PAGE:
Sometimes at oral argument an Appellate Court already has a decision pretty much written and is giving the parties a chance to air their dispute. Sometimes, as apparently in Halwani v Boris Kogan & Assoc., P.C. 2021 NY Slip Op 06039 Decided on November 04, 2021 Appellate Division, First Department, oral argument really [really] makes a difference.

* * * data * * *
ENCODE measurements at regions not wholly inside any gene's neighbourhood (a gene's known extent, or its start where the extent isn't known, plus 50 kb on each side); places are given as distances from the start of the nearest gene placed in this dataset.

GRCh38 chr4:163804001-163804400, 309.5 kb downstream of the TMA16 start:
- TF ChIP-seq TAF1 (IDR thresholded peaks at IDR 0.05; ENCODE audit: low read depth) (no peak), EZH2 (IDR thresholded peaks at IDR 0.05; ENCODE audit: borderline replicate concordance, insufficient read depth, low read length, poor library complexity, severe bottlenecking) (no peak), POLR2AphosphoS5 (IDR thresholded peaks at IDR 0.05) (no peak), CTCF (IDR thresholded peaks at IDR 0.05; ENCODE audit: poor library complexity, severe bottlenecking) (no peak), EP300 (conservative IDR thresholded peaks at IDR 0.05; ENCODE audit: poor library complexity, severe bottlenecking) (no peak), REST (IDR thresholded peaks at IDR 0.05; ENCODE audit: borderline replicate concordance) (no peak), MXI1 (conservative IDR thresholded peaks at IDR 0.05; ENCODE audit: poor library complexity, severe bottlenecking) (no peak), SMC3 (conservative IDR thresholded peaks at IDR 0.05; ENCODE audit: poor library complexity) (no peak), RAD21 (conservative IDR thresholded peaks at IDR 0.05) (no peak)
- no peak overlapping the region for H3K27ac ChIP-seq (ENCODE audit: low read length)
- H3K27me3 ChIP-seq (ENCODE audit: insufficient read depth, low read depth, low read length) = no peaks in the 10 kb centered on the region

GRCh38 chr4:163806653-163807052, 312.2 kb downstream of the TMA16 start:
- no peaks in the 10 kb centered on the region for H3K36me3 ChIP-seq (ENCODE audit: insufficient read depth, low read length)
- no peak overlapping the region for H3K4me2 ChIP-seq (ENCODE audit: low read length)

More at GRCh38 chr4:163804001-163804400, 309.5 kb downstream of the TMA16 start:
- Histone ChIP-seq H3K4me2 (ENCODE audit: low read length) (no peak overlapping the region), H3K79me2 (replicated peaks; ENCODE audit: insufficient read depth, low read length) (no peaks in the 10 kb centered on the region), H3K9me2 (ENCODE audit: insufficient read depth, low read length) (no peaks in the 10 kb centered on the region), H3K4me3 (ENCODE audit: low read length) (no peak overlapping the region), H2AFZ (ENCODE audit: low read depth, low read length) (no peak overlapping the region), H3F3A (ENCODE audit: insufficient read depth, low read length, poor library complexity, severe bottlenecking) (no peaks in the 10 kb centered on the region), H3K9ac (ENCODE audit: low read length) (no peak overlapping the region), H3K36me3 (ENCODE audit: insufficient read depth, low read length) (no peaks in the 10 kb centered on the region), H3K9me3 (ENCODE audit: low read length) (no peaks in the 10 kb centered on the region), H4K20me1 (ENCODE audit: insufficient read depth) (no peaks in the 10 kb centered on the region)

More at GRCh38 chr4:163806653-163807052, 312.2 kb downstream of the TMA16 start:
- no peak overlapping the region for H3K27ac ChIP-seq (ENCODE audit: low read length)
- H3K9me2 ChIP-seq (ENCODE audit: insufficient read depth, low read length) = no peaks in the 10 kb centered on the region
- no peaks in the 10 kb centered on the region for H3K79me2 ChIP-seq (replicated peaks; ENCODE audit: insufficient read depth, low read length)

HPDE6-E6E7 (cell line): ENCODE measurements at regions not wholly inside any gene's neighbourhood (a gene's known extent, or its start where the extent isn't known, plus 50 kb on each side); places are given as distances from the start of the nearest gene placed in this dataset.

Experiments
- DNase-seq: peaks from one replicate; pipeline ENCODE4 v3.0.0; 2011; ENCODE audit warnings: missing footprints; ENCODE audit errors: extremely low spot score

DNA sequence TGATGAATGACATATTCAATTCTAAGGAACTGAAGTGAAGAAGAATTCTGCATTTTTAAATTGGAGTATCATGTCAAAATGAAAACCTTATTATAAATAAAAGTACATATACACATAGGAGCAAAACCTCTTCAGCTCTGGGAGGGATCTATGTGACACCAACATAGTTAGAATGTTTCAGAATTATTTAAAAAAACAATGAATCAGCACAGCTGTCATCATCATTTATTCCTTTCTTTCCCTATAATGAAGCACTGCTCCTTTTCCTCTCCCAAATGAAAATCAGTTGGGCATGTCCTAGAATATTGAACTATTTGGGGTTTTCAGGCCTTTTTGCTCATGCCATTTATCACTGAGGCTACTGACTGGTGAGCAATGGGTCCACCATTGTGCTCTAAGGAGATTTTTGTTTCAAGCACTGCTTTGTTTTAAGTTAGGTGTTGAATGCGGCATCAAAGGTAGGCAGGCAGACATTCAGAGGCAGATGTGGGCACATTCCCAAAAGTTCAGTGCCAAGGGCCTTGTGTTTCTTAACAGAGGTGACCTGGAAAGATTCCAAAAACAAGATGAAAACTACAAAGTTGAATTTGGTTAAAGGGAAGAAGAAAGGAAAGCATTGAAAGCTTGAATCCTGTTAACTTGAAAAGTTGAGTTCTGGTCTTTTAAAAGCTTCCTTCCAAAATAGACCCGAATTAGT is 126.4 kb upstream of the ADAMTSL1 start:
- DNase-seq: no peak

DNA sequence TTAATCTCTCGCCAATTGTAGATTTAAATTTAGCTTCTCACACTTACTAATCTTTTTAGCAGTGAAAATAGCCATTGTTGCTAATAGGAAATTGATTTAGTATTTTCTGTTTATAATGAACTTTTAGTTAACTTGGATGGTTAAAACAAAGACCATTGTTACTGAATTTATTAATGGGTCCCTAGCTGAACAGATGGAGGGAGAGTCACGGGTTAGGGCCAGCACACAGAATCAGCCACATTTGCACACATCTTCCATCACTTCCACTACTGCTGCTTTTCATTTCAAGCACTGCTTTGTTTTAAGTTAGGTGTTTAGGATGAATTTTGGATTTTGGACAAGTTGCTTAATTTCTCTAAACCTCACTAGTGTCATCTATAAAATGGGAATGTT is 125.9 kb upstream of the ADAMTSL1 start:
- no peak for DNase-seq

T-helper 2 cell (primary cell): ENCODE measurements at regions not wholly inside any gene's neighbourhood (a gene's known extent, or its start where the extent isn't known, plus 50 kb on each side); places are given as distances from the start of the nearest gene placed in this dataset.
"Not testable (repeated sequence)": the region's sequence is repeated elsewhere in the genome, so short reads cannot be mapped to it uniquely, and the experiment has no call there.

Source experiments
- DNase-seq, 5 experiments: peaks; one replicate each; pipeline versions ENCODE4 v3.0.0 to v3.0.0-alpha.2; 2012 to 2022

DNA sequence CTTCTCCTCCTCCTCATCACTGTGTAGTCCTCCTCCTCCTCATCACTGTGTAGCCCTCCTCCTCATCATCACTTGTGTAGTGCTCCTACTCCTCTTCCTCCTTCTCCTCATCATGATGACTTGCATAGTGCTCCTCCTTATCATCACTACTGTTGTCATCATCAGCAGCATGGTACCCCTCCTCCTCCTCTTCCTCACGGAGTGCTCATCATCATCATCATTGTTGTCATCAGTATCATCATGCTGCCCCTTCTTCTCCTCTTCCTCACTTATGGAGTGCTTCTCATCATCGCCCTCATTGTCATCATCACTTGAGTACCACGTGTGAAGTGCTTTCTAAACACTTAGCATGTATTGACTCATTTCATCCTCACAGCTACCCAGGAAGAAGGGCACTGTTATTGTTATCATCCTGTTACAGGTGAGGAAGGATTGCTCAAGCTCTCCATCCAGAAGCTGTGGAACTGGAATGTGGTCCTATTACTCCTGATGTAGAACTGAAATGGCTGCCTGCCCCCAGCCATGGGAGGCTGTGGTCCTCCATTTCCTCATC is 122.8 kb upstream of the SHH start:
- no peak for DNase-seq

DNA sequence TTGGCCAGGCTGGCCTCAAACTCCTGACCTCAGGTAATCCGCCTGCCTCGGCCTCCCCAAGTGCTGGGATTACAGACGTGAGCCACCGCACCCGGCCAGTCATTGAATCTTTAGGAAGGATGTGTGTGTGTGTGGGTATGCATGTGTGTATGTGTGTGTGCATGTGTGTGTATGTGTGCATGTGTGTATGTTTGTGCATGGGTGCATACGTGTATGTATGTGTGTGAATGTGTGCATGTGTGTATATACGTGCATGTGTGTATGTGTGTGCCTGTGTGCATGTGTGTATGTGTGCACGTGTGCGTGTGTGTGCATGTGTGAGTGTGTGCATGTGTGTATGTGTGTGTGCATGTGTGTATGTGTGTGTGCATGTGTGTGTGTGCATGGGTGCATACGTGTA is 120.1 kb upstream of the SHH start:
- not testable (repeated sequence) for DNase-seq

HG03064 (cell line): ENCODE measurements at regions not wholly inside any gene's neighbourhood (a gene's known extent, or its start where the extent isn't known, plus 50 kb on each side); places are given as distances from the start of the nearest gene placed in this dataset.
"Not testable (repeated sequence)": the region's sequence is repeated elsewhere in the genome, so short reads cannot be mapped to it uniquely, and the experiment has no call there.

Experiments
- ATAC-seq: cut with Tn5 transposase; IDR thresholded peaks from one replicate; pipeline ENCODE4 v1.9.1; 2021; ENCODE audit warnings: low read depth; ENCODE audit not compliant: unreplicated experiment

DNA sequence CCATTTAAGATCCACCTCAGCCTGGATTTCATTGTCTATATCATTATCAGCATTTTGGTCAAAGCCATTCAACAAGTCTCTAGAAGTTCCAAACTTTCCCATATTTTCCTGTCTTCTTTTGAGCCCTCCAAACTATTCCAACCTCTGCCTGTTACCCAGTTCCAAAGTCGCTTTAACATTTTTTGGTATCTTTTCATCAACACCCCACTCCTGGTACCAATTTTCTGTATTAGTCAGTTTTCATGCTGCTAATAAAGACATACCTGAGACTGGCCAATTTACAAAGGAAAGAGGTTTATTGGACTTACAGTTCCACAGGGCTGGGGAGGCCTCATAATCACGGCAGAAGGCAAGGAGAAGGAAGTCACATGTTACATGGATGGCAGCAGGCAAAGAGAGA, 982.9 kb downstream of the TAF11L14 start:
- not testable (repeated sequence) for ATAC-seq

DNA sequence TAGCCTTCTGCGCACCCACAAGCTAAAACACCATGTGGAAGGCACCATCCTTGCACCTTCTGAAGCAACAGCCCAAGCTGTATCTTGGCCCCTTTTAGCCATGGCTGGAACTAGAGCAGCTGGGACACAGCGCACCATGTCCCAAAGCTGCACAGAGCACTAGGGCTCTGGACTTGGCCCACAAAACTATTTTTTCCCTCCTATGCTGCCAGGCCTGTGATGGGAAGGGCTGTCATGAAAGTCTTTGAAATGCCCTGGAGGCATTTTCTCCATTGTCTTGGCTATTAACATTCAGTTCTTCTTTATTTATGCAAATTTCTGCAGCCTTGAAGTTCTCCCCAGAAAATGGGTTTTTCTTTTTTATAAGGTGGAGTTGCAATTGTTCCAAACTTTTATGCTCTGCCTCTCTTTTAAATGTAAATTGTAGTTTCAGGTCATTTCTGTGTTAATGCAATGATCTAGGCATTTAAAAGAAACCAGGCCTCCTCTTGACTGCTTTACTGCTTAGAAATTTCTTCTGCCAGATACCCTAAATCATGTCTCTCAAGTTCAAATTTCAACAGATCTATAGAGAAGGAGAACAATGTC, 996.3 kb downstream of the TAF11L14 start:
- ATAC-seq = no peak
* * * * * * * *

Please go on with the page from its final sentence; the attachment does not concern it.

“To establish a cause of action for legal malpractice, a plaintiff must prove that the defendant attorney failed to exercise that degree of care, skill, and diligence commonly possessed by a member of the legal community; proximate cause; actual and ascertainable damages; and that the plaintiff would have been successful in the underlying action had the attorney exercised due care (see Reibman v Senie, 302 AD2d 290, 290 [1st Dept 2003]). “Th[e] failure to establish proximate cause mandates dismissal of a legal malpractice action, regardless of an attorney’s negligence” (Berkowitz v Fischbein, Badillo, Wagner & Harding, 34 AD3d 297, 297 [1st Dept 2006]). At oral argument, plaintiff acknowledged that he offered no evidence that he would have prevailed on appeal in the underlying action but for defendant’s conduct. Thus, even if defendant’s failure to perfect an appeal may have been sufficient to plead a breach of duty, plaintiff’s allegations failed to establish that but for such failure he would have been successful on the appeal (see Hutt v Kanterman & Taub, P.C., 280 AD2d 379, 379 [1st Dept 2001], lv denied 96 NY2d 713 ).”